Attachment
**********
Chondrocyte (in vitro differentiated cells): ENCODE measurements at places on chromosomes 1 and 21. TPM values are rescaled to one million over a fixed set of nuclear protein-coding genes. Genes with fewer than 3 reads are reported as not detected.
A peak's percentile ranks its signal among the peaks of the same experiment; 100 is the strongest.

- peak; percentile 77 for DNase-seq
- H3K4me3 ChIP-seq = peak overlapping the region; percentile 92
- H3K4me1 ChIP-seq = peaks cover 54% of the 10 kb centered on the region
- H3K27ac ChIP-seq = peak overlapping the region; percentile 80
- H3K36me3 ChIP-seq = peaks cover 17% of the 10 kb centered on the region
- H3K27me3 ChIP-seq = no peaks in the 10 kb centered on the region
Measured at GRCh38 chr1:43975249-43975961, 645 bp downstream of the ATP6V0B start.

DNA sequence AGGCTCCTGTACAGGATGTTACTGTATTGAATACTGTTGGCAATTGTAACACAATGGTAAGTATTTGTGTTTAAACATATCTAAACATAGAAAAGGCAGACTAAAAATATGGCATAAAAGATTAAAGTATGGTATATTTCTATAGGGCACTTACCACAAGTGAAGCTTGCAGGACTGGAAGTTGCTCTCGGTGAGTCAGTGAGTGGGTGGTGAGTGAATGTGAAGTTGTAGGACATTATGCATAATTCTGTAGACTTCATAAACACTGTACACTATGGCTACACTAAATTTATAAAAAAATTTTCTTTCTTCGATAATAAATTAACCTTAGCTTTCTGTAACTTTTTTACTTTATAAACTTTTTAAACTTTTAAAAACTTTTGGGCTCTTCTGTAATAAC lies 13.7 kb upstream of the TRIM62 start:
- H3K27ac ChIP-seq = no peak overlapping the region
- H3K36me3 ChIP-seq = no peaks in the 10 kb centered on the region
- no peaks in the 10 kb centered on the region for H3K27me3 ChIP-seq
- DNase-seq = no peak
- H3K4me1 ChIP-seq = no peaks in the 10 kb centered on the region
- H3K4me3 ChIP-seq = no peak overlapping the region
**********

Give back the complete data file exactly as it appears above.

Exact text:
Chondrocyte (in vitro differentiated cells): ENCODE measurements at places on chromosomes 1 and 21. TPM values are rescaled to one million over a fixed set of nuclear protein-coding genes. Genes with fewer than 3 reads are reported as not detected.
A peak's percentile ranks its signal among the peaks of the same experiment; 100 is the strongest.

- peak; percentile 77 for DNase-seq
- H3K4me3 ChIP-seq = peak overlapping the region; percentile 92
- H3K4me1 ChIP-seq = peaks cover 54% of the 10 kb centered on the region
- H3K27ac ChIP-seq = peak overlapping the region; percentile 80
- H3K36me3 ChIP-seq = peaks cover 17% of the 10 kb centered on the region
- H3K27me3 ChIP-seq = no peaks in the 10 kb centered on the region
Measured at GRCh38 chr1:43975249-43975961, 645 bp downstream of the ATP6V0B start.

DNA sequence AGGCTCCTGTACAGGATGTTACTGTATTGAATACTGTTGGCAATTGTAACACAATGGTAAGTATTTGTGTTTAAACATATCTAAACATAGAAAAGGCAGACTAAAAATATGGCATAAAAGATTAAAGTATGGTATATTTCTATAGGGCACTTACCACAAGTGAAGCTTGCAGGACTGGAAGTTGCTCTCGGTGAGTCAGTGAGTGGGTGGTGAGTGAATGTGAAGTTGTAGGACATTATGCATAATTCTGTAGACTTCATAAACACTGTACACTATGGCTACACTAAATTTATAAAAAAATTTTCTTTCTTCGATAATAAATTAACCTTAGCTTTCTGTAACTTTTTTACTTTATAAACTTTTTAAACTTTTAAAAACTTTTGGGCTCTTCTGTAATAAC lies 13.7 kb upstream of the TRIM62 start:
- H3K27ac ChIP-seq = no peak overlapping the region
- H3K36me3 ChIP-seq = no peaks in the 10 kb centered on the region
- no peaks in the 10 kb centered on the region for H3K27me3 ChIP-seq
- DNase-seq = no peak
- H3K4me1 ChIP-seq = no peaks in the 10 kb centered on the region
- H3K4me3 ChIP-seq = no peak overlapping the region